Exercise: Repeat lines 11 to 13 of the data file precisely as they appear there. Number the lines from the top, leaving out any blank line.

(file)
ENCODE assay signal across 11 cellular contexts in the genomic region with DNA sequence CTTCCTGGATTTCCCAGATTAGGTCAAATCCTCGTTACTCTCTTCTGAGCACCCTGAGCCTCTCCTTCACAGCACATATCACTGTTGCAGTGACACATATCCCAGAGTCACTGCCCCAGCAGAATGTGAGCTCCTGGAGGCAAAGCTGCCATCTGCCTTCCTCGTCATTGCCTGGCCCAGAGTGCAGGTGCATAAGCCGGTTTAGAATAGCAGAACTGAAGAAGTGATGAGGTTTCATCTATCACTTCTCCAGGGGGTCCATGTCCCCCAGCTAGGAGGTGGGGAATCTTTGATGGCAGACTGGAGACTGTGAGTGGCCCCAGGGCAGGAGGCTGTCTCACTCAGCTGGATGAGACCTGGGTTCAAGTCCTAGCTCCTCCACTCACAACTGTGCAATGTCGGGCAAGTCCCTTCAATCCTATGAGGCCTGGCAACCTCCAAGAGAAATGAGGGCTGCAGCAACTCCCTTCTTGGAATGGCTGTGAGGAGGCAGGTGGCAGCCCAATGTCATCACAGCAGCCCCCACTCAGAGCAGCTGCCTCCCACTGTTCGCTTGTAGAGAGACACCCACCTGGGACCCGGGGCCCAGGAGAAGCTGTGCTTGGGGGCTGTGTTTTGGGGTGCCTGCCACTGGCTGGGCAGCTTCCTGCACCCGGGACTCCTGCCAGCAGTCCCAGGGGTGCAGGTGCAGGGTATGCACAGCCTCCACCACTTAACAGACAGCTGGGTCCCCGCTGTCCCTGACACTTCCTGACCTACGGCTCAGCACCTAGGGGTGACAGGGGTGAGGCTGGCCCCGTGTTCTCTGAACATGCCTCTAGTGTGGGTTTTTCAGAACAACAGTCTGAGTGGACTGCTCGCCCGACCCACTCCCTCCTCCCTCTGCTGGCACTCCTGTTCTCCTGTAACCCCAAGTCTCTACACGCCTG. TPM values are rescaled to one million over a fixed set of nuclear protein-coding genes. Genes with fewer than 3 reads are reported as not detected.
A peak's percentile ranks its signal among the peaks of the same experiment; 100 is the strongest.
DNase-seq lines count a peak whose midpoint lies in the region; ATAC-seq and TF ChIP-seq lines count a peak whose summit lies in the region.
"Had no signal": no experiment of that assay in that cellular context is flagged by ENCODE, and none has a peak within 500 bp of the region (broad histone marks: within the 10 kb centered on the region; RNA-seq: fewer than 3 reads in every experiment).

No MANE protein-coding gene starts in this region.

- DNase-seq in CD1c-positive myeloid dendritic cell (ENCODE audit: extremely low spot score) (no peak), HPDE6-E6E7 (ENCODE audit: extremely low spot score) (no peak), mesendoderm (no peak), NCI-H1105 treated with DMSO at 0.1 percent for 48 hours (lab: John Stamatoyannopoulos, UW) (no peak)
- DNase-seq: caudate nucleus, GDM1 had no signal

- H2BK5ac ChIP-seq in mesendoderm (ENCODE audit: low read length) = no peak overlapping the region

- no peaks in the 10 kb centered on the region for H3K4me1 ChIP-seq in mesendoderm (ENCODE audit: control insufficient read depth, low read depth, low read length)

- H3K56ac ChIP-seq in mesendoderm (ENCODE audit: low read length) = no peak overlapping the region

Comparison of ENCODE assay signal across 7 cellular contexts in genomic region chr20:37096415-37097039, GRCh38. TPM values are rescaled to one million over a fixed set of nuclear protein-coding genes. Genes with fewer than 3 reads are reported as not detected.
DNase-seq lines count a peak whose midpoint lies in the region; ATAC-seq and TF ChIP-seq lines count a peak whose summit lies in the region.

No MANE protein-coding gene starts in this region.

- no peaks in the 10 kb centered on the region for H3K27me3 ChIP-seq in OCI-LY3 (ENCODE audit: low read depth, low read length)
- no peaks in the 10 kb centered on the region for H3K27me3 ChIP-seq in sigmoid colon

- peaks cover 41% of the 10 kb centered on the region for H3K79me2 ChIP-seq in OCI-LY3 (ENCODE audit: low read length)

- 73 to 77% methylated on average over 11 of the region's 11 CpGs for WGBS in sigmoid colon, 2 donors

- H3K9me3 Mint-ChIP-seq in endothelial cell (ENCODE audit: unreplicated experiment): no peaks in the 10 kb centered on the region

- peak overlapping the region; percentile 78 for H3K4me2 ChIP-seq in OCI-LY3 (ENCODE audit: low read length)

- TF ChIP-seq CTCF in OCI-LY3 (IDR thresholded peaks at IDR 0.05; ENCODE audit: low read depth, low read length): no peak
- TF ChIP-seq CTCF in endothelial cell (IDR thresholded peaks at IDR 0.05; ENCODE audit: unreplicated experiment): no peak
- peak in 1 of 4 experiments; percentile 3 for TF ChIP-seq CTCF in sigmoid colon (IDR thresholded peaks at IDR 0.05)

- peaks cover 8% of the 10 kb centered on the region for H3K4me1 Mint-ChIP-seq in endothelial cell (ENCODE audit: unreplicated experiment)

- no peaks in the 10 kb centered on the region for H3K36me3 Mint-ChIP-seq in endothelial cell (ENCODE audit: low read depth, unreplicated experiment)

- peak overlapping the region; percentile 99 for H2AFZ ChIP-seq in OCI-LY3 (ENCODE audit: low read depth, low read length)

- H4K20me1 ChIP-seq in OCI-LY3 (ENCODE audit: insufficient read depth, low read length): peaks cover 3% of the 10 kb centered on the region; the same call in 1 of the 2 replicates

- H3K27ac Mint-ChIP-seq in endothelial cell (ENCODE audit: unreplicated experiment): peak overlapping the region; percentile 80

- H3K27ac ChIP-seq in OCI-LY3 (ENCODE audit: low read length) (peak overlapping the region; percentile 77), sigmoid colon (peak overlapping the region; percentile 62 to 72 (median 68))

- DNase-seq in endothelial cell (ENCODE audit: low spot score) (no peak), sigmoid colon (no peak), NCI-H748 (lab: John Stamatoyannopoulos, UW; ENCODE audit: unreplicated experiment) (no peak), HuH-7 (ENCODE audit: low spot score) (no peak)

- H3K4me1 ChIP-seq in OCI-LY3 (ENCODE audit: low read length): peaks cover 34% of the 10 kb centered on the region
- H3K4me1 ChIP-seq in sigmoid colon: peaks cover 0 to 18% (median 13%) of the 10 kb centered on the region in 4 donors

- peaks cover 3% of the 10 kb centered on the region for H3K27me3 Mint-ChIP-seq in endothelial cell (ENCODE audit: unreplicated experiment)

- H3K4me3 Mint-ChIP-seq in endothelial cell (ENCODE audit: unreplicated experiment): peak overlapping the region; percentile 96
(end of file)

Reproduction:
Comparison of ENCODE assay signal across 7 cellular contexts in genomic region chr20:37096415-37097039, GRCh38. TPM values are rescaled to one million over a fixed set of nuclear protein-coding genes. Genes with fewer than 3 reads are reported as not detected.
DNase-seq lines count a peak whose midpoint lies in the region; ATAC-seq and TF ChIP-seq lines count a peak whose summit lies in the region.

No MANE protein-coding gene starts in this region.